highs as well because you will see things like systematic momentum by pushing the market towards those sort of big round numbers. what exactly is sustaining gold? talk to us about gold and silver markets. is it one and the same thing, or is silver a little bit different right now? very good questions. in terms of what is sustaining gold, the principle underlying support is what we have seen in the real rates markets, with things like 10-year tips going -- -90 come as we go towards that -1% territory, collapse is supportive to the yellow metal. also providing a tailwind, one of the things, if you look at the history of silver, and particularly silver's performance in ratio to gold, it tends to outperform when you see
an improvement in industrial activity and when you see risk on market conditions. that is one of the things to think about. although there is uncertainty around the world, we have been running with risk markets and gold and silver have been picking up with equities. that is a particular tailwind for silver. we are not that surprised that silver has managed to have this big catch up over the past couple of weeks, having lagged because we have seen it come alongside recovery in global pmi's and continued strong performance from global equity markets. francine: marcus, is the rally in gold symptomatic of investors that don't think central banks can do enough to deal with the current situation in the economy ? or is it in a frenzy just because people talk about it? there are a few different reasons, different types of the message that have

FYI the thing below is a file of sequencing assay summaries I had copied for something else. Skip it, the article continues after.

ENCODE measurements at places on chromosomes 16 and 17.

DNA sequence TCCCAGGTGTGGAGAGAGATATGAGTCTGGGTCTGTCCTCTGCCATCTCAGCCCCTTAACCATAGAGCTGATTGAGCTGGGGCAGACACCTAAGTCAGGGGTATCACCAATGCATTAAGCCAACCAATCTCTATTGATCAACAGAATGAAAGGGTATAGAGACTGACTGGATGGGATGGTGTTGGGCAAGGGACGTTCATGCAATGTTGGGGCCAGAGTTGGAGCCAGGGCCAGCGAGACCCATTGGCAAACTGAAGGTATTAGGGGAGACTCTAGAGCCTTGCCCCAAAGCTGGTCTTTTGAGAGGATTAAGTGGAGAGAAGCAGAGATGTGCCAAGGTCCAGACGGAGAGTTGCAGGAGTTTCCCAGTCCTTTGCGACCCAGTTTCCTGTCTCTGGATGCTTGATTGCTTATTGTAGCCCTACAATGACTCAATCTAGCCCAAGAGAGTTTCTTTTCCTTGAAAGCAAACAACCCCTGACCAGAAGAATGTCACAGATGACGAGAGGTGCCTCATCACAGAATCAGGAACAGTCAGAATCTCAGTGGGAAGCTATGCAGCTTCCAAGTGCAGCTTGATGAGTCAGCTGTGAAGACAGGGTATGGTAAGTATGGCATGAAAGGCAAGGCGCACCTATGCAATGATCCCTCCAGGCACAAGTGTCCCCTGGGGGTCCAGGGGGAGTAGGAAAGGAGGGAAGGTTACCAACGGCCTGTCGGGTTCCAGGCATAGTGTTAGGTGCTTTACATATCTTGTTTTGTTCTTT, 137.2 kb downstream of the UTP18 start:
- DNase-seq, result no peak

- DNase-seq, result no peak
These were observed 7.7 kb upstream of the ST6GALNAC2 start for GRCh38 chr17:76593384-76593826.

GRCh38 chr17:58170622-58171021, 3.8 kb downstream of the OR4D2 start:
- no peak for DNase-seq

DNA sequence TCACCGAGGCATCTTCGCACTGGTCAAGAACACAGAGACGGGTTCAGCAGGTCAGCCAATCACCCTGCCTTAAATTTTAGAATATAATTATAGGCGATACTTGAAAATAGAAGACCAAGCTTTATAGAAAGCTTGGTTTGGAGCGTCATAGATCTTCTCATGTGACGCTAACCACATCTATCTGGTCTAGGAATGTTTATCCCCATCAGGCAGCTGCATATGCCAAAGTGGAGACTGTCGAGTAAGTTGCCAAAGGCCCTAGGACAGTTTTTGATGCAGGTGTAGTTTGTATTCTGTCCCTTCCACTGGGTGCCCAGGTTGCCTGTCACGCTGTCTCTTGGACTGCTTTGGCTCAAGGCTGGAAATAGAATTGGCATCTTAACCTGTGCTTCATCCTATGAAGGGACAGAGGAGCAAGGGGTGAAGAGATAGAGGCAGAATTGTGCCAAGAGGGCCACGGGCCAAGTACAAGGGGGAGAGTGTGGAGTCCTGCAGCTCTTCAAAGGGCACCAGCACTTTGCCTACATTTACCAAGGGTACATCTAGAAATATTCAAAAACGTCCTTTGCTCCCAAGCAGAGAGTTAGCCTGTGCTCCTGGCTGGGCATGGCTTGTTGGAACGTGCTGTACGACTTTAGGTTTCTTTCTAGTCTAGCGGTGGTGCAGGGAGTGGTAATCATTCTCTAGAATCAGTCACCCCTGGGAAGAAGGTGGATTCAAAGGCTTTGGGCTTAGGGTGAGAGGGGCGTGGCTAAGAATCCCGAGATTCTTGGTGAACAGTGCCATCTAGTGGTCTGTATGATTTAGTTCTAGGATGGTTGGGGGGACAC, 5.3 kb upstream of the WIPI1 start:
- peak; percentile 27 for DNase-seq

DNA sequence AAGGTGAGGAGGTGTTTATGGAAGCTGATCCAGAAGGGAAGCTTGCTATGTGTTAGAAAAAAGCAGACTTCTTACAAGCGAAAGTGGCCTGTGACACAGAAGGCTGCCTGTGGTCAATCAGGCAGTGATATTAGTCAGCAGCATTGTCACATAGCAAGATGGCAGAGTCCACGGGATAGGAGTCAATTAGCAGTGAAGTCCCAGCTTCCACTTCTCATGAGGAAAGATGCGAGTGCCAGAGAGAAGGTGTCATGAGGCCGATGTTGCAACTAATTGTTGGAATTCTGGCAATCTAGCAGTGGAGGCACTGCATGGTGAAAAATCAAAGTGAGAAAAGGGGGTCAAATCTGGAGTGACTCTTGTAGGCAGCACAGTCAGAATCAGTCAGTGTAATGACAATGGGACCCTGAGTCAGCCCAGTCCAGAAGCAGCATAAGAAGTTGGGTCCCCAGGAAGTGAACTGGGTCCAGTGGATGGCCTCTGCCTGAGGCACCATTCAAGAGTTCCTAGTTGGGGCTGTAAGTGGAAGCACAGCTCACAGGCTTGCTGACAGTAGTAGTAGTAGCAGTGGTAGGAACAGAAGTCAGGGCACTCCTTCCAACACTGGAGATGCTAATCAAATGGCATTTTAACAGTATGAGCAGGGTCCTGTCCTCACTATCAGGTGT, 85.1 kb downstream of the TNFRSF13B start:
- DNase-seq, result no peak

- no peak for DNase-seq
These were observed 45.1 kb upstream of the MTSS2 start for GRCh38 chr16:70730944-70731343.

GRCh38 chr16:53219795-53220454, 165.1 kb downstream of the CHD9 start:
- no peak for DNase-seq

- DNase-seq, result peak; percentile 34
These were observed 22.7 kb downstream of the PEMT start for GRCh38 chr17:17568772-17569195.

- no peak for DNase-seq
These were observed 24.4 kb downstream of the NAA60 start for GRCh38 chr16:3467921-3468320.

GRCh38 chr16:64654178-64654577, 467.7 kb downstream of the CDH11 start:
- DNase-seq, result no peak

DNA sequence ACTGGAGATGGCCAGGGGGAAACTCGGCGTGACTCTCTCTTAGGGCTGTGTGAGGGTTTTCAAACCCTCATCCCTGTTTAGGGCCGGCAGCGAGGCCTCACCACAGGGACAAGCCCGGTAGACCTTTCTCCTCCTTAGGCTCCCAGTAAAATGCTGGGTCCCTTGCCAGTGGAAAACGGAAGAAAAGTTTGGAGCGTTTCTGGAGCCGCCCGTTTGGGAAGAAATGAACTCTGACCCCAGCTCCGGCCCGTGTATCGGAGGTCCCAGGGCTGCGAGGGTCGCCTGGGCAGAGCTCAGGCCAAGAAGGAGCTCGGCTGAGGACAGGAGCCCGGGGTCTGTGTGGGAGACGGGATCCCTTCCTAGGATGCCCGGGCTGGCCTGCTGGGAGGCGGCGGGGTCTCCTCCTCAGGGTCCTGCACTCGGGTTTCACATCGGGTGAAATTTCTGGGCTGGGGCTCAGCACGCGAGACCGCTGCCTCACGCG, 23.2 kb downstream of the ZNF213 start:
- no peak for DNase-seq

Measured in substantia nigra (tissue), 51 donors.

increased on occasion. if you look at some of the money that has come in laterally, and kind of the most recent couple of weeks, that is more momentum related money than it is joining the rally at a later stage. if you are going back to the earlier stages of this, you know, if we go back to after that march correction, i think that is money associated with taking a more strategic look at what we have in terms of global central bank policy and what that means in terms of the outlook for real interest rates staying lower for longer. i think you've got different investor groups making different tactical investment decisions. francine: thank you so much for joining us, marcus garvey, a cori group strategist. later today, we will be speaking with hans fed bird, a rising chief executive. berg -- we will be
>> when we went into this quarter, we knew that it was going to be very challenging. >> if it costs money, the answer is no. >> it is challenging -- the future is challenging and difficult to predict, so we should never be complacent. >> we have to watch carefully to see if there is a true second wave for the second half. >> we think the second half results will improve. give firmouraged to guidance for the second half. >> is got to be stimulus in the market, political uncertainty. we think there are ingredients in the second half of the year that can truly thrive. francine: those are some of the european chief executives in the second half of the week. let's get straight to the bloomberg business flash. in new york city is karina mitchell. karina: about 400,000 airline